Data guards and data diodes can be used in combination with more traditional forms of cybersecurity, such as firewalls. A firewall is an effective option in many situations, but it’s also a binary choice for protection, indiscriminately blocking information from passing between networks.

Guards and diodes are more sophisticated and flexible than a traditional firewall. For example, data guards enable the fast and secure transfer of data across network boundaries and can be adapted to fit specific security policies and data types. They don’t restrict data transfers as much and ensure that only the right data gets transferred, and then protect it as it passes between enclaves. They are essential in a world in which collaboration and information sharing is critical to defense operations.

Meanwhile, although data diodes only allow for unidirectional data transfers, they do so quickly, all the while ensuring that information transferred from the low- to high-side does not inadvertently get sent back to the unclassified network. They use physical barriers with hardware enforcement that is not subject to software attack to create an air gap between networks. As such, they are great options for agencies with the need for DCOs and cross-domain solutions that are connected to high-threat networks.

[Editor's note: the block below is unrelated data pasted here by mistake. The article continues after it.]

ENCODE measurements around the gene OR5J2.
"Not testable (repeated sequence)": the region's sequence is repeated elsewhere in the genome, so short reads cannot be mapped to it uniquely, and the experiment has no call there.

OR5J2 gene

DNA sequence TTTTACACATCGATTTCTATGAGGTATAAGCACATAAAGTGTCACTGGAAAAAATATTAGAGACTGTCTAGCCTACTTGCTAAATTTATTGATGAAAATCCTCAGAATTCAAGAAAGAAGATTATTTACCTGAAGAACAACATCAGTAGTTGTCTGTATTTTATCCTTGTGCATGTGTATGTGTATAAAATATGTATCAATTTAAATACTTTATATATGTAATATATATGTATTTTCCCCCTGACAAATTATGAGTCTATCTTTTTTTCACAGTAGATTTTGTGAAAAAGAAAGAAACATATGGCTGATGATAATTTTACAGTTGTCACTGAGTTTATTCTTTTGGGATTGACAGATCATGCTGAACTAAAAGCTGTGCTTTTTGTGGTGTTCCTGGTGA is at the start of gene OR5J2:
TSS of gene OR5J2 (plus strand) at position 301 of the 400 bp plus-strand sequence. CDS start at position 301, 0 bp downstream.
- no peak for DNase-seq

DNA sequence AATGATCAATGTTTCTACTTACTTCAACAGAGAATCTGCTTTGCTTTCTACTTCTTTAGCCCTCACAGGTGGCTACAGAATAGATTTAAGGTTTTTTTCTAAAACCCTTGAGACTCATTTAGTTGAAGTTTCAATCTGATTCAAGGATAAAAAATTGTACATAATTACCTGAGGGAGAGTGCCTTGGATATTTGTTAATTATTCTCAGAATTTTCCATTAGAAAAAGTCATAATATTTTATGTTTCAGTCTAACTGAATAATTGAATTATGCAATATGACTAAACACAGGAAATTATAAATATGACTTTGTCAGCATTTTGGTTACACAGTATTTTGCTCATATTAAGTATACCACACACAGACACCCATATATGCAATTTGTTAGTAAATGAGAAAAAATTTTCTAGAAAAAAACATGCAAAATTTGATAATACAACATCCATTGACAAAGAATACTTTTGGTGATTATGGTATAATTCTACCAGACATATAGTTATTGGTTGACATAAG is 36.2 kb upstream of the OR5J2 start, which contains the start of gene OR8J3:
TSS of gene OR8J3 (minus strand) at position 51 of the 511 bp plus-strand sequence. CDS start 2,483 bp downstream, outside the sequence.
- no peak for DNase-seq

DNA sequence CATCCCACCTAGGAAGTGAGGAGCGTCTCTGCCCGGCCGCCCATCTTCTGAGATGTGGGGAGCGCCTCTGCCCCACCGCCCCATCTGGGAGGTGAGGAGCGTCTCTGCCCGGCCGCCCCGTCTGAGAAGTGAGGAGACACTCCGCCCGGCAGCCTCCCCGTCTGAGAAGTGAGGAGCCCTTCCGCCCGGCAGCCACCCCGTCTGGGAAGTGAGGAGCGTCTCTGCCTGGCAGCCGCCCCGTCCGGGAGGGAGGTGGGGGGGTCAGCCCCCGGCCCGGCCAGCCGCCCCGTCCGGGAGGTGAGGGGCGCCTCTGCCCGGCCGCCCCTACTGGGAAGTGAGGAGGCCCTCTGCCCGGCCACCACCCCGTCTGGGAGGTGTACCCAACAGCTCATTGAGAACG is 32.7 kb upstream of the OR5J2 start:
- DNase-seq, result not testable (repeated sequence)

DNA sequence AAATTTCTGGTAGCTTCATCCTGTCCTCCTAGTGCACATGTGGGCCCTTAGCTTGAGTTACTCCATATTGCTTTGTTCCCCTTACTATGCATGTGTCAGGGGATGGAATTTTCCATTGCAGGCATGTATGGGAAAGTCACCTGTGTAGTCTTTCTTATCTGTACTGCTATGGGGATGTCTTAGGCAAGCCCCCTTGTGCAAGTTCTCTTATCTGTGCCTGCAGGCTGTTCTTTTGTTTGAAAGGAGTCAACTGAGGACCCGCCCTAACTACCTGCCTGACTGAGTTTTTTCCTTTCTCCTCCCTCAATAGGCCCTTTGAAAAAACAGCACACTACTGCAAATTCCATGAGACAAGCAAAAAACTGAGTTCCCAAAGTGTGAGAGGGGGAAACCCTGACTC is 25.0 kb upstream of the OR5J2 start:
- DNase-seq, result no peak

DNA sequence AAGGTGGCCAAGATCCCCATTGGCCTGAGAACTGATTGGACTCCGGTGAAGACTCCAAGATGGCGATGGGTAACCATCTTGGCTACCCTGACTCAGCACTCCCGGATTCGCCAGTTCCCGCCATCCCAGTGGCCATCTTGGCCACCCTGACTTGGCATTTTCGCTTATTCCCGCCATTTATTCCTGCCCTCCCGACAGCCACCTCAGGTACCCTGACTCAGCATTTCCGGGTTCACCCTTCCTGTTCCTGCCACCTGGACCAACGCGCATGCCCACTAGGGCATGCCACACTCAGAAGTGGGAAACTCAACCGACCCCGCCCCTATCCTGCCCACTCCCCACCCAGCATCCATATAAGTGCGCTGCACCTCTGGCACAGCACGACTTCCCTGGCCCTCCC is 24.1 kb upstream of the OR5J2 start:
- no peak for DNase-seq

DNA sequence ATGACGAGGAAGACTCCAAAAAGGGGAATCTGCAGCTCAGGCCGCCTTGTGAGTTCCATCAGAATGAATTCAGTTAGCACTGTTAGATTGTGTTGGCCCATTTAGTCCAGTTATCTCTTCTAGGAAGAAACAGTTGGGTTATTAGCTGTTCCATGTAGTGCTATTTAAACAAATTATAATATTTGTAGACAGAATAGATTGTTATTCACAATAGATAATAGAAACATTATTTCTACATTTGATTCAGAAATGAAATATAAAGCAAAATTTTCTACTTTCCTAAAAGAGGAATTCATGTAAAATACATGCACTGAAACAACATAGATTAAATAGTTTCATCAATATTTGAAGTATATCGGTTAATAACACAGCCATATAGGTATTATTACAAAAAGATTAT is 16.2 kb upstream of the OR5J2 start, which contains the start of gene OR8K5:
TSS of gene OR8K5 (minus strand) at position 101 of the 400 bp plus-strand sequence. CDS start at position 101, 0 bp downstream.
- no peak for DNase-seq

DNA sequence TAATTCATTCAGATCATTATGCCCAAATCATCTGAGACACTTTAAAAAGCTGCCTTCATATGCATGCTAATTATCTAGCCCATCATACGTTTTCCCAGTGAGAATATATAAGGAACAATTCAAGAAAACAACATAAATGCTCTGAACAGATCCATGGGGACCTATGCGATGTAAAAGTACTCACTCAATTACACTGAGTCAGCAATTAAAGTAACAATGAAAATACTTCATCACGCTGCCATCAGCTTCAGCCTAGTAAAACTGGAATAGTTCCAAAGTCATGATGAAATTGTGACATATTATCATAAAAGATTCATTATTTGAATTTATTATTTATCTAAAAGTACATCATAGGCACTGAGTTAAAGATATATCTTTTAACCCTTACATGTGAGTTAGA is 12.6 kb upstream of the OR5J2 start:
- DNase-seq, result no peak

Additionally, cross-domain access solutions can be utilized to actively monitor networks at each classification level. These cross-domain access solutions compliment cross-domain transfer solutions by providing a single screen view to analyst. By consolidating the view of all networks, regardless of classification level, they can get a comprehensive view of any potential attacks.

Stronger and more efficient cybersecurity

DCO enclaves play a key role in helping defeat specific threats and returning government networks to secure and functional states, but they’re not without management and monitoring challenges. They can be costly to implement and time-consuming and difficult to monitor effectively, which can be to the detriment of agencies’ cybersecurity efforts.

Transferring data from one DCO enclave to another so that it can be securely analyzed and monitored can alleviate many of these challenges and help security teams keep an eye on their security postures. A good cybersecurity practice like JAL—complemented with modern cybersecurity tools like data guards and data diodes—can help agencies bolster their cybersecurity initiatives, making them both stronger and more efficient.

George Kamis is CTO for Global Governments & Critical Infrastructure at Forcepoint, a software company headquartered in Austin, Texas, that develops computer security, data protection, cloud access security broker, firewall and cross-domain products and services.